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Illustration by Sarah Lofgren

I didn’t eat maple-glazed cinnamon sushi for a month

Here’s what happened

These days maple-glazed cinnamon sushi is everywhere. You can barely get through a single day without seeing its delectable icing or smelling its pungent, fishy aroma. Whether it’s Joe at the office bringing in a box, or your bf sending you videos of kittens dressed in maple-glazed cinnamon sushi costumes, this treat is ubiquitous.

This might seem normal to us, because we’re modern humans used to modern things, such as emojis, artisanal beard gel and fancy flush toilets. But, back in historic times, maple-glazed cinnamon sushi was a rare treat enjoyed only by those in the upper classes. A commoner might get to eat one piece of maple-glazed cinnamon sushi a year! Some plebeians died without the magical combination of yellow fin tuna and sugary maple ever dancing across their tongues.

Yes, this might seem like a tragedy.

However, the human body isn’t engineered to digest too much maple-glazed cinnamon sushi. Those old timey proletariats were probably healthier than we are today, because they ate the sort of things the human body is meant to digest, such as potatoes and broiled opossum.

What does this mean for us?

Early this year, I began to wonder if my maple-glazed cinnamon sushi consumption was affecting me more than I realized.

Could it be influencing my sleep? Perhaps even my energy?

Some people say maple-glazed cinnamon sushi can have addictive qualities. Was it possible was addicted?

It was time to make a difficult choice. I decided my March would be entirely devoid of maple-glazed cinnamon sushi. I wouldn’t eat a single piece. You’re probably astonished at my willpower right now.

I was, too.

Not only was I hoping to break my addiction, but I also wanted to find out what would happen if I stopped eating maple-glazed cinnamon sushi for a month. Would I sleep better? Would I have more energy? Or, would I suffer a mental breakdown equivalent to the time my DVR didn’t tape the Game of Thrones finale?

There was only one way to find out.

The first thing I did was tell my husband, so he would hold me accountable. I even asked if he would like to join me in my mission.

“Hell no,” he said, taking a big bite out of a piece of maple-glazed cinnamon sushi, the icing dripping down his chin.


They say the first day is the hardest. Initially, it wasn’t difficult. I was busy with work and trying to get photographs of the neighbors’ chickens. My thoughts didn’t drift toward maple-glazed cinnamon sushi once.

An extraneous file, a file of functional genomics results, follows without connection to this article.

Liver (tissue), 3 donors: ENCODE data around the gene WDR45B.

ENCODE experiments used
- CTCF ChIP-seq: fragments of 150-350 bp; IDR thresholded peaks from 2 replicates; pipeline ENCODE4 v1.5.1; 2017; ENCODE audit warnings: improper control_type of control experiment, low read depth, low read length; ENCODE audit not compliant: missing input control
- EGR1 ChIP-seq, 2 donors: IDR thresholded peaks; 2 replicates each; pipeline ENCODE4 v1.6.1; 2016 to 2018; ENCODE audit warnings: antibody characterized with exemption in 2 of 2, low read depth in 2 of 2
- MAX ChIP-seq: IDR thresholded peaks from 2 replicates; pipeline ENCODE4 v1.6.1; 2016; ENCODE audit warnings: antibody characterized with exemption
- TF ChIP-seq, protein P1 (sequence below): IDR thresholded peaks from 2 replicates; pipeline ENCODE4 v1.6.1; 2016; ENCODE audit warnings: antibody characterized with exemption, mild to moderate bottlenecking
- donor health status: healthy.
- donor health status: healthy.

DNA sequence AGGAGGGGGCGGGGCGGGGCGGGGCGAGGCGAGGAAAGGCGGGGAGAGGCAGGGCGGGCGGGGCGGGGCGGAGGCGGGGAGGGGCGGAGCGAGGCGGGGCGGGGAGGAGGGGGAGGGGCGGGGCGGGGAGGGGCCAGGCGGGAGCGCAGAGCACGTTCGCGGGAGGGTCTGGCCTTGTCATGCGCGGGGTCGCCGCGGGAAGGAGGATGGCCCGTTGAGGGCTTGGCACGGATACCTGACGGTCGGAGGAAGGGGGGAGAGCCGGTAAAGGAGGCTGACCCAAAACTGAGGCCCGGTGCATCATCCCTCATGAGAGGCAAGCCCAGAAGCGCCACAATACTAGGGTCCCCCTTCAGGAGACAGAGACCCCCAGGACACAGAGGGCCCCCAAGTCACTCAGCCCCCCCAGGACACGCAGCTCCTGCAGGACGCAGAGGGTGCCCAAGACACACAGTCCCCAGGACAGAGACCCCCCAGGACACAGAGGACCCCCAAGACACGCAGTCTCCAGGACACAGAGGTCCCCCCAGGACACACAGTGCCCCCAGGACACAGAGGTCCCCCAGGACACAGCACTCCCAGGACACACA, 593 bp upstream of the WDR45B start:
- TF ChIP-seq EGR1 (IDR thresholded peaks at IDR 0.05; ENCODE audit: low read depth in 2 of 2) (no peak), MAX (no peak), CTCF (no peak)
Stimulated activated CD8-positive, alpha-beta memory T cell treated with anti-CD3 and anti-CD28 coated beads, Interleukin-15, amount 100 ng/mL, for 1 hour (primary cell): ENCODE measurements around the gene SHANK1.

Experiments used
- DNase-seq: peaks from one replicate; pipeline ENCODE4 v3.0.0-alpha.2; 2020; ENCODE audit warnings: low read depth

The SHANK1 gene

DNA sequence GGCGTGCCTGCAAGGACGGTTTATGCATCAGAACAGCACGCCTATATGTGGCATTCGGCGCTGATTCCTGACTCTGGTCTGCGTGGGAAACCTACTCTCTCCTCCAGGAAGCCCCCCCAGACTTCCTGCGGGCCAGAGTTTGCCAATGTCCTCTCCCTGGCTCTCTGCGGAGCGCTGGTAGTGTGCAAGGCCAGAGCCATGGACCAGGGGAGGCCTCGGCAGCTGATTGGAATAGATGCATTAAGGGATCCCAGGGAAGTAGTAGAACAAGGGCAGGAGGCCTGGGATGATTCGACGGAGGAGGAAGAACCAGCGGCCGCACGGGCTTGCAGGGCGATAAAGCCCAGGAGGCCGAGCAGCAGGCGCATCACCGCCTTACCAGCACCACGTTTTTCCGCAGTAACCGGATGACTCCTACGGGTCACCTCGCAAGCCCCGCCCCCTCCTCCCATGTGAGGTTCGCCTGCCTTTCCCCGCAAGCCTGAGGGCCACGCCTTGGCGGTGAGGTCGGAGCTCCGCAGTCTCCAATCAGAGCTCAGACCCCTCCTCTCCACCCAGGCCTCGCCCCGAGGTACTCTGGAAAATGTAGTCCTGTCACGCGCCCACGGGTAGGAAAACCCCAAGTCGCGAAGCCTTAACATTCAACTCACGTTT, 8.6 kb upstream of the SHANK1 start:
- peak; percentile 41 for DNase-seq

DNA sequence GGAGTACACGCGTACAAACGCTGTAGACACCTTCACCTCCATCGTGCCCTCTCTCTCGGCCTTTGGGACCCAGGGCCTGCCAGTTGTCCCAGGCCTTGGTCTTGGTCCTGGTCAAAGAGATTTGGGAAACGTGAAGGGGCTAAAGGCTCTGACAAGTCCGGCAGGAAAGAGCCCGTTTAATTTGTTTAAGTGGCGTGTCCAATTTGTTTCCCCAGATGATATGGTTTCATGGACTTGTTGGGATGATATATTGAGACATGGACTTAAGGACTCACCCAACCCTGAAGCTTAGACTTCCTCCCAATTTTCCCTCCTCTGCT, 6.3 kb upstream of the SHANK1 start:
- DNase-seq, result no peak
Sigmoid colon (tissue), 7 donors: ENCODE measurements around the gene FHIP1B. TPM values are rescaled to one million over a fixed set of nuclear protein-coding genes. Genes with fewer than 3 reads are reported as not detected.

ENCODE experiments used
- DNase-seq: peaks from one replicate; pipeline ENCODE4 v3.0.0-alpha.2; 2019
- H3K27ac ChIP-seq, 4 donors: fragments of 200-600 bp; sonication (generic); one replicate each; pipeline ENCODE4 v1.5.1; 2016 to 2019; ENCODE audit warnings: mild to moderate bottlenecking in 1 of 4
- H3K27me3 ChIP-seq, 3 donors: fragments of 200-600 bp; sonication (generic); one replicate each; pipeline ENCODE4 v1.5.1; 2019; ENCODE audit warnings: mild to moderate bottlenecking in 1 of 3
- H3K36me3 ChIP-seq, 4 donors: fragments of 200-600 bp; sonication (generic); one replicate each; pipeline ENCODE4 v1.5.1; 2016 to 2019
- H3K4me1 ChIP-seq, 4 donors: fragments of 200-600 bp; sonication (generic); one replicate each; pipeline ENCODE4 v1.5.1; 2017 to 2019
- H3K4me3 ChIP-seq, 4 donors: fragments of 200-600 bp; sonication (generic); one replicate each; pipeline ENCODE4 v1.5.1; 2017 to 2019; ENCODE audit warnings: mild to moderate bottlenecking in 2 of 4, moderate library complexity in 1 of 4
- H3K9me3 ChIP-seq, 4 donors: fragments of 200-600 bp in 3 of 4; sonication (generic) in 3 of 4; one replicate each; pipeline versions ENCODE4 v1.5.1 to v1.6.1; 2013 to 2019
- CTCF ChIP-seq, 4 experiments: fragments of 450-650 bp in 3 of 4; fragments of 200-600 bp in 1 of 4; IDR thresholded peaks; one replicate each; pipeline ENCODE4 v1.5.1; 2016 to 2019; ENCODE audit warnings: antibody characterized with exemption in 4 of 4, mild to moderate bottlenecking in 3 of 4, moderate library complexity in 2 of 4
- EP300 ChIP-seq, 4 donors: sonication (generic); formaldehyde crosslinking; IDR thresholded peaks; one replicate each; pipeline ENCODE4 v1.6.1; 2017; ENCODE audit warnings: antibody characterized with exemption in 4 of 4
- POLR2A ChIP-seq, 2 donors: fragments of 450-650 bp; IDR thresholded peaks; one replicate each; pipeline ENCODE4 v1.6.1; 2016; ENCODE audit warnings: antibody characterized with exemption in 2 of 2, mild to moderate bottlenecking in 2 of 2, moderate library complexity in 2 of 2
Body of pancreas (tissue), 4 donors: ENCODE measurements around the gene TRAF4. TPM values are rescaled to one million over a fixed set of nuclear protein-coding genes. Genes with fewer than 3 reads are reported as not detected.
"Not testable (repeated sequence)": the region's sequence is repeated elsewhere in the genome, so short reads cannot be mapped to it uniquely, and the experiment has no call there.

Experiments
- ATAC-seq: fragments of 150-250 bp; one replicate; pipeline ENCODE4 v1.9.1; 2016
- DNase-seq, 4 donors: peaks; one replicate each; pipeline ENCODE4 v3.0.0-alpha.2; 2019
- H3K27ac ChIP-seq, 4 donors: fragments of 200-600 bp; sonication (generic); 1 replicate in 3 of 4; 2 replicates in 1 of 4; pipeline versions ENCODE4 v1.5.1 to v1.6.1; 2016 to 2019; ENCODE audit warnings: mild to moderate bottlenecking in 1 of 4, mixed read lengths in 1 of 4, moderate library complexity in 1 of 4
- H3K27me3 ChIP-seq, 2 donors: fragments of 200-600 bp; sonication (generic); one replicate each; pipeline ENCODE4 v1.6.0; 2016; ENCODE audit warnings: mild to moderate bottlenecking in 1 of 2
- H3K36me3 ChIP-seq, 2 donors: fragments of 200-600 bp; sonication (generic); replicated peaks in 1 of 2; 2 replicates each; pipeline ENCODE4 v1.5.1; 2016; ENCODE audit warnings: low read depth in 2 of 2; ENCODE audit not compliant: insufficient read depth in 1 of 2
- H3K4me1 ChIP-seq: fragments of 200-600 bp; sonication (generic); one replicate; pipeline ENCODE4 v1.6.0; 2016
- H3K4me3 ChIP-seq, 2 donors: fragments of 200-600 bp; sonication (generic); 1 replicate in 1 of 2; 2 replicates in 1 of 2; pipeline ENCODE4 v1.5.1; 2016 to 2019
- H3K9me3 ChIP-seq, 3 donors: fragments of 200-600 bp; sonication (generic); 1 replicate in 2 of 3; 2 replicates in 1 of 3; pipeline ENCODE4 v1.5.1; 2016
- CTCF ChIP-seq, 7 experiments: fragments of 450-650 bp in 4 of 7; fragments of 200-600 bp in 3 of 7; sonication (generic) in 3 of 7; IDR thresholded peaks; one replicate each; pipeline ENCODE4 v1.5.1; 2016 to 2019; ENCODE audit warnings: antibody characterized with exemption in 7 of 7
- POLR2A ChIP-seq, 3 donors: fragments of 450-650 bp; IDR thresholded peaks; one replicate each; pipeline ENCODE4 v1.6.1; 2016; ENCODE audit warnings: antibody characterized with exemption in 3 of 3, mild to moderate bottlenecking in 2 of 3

Then the sleepy afternoon stretch arrived.

And things got a little tricky.

I couldn’t focus. I couldn’t type. My thoughts raced. I munched on a peanut butter and cottage cheese sandwich to try and distract my mind, but the ploy didn’t work.

“Maple-glazed cinnamon sushi,” demanded my brain. “Maple-glazed cinnamon sushi, now!”

“Arg! Shut up, shut up!” I responded.

At that point my husband walked into the room. “How’s it going?” he asked.

“Not well.”

“I’m so proud of you! I know this can’t be easy.”

I stared at him, watching as he morphed into a dancing piece of maple-glazed cinnamon sushi before my eyes. Never had I seen anything so delicious. My face grew vacant. A rivulet of drool spilled from my open mouth.

Fortunately, my husband knows me well and quickly left the room so I wouldn’t do anything I regretted.

As the month wore on, I expected there would come a day when the experiment became easier. Perhaps I’d stop thinking about maple-glazed cinnamon sushi 5 minutes. Perhaps I’d find some other treat to occupy my mind.

This did not happen.

My sleep also did not improve. During the few hours I managed to sleep, I began sleepwalking. My sleeping self would tear the apartment apart, trying to find the store of maple-glazed cinnamon sushi my husband was hiding for himself. It wasn’t in his sock drawer. It wasn’t nestled inside his hard drive. Darn him.

Did my energy improve? Perhaps, but I spent most of that extra energy drawing terrible pictures of maple-glazed cinnamon sushi rolls, so I can’t say it was an overall win.

But, despite all those struggles, I did manage to make it the whole month without eating a single piece of maple-glazed cinnamon sushi. I think this conclusively proves I’m not addicted.

All the same, I’m glad it’s April.

Guess what’s for dinner!


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Engaged in inadvisable wordsmitheries and other creative acts.

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